As a research scientist at the Salt Lake City VA Medical Center and the Department of Orthopaedics at the University of Utah since 1989, Dr. Bachus has led or co-authored over 100 peer-reviewed publications dealing with the engineering and testing of medical devices. Since 2004, however, his research has converged to one mission – to help amputees return to pre-amputation levels of activities. These research efforts have been funded by the VA RR&D, the NIH, and the Department of Defense.
Clearly, limb amputation is a devastating event with an associated loss of daily function coupled with a dramatic change of life. Suspension-type docking of an exoprosthesis to the residual limb is currently the standard of care, but is not suitable for all limb loss patients. The technology fails when applied to short residual limbs caused by severe battlefield injuries. Even patients successfully fitted with suspension-type attachments can be dissatisfied because they frequently experience discomfort and pain. High velocity trauma-related heterotopic ossification is prevalent within many of these patients, reducing their quality of life by causing suspension fit problems and limiting their range of motion. In fact, heterotopic ossification patients loading their suspension-type attachments can compress local soft tissues that can cause severe skin necrosis. It is for these patients that alternative docking systems, namely the Percutaneous Osseointegrated Docking System (PODS) devices, are being developed.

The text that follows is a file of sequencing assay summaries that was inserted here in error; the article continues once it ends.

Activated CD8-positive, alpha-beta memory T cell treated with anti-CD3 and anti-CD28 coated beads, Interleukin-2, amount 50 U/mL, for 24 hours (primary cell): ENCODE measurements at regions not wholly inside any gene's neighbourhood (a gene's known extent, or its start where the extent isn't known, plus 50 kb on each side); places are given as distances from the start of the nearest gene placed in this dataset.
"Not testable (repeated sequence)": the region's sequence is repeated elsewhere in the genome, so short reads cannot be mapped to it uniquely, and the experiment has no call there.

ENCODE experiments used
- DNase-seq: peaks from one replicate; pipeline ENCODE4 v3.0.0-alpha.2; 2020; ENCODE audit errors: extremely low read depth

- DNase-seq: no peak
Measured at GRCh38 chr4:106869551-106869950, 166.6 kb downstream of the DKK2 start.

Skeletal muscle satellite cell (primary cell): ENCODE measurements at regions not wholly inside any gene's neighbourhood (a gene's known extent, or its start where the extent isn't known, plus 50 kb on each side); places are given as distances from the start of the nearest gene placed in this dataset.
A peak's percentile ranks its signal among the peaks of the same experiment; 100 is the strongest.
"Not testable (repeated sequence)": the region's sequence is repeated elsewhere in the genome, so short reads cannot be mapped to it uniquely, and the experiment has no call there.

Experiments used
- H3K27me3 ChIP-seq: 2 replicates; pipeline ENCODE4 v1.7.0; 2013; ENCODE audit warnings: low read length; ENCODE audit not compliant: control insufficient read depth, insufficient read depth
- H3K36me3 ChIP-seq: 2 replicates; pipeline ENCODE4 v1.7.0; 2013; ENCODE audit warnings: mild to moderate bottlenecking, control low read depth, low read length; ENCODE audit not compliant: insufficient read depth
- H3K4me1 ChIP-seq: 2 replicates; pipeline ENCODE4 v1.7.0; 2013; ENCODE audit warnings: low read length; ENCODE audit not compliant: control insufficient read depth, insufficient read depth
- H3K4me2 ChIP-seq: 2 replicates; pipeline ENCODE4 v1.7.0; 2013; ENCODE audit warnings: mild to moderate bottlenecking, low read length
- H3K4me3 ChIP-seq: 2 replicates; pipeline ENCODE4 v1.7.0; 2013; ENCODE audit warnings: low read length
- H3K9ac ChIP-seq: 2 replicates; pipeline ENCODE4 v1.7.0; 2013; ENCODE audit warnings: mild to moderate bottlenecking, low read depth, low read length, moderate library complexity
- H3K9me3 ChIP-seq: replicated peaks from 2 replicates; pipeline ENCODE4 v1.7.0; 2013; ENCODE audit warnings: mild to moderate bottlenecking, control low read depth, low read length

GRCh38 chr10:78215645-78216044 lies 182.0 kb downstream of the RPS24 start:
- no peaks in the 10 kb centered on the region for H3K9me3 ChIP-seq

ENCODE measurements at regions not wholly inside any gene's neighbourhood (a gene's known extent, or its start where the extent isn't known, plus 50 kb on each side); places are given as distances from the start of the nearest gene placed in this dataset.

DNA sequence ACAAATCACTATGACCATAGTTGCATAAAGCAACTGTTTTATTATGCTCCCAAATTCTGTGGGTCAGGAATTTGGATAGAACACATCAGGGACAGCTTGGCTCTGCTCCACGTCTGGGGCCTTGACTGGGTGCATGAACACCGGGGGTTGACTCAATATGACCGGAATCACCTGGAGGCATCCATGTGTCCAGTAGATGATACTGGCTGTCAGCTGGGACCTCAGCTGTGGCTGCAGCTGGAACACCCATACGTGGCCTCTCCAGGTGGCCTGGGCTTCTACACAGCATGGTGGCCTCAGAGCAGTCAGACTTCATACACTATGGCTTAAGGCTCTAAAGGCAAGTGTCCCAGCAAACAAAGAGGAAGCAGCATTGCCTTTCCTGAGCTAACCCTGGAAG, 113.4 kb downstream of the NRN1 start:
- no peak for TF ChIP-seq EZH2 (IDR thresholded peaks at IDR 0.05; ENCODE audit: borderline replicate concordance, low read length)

The Bachus Research Group maintains active collaborations with surgeons and researchers in the Department of Orthopaedics and the Department of Plastic Surgery at the University of Utah Medical Center, as well as the Department of Bioengineering, and the Department of Physical Therapy at the University of Utah.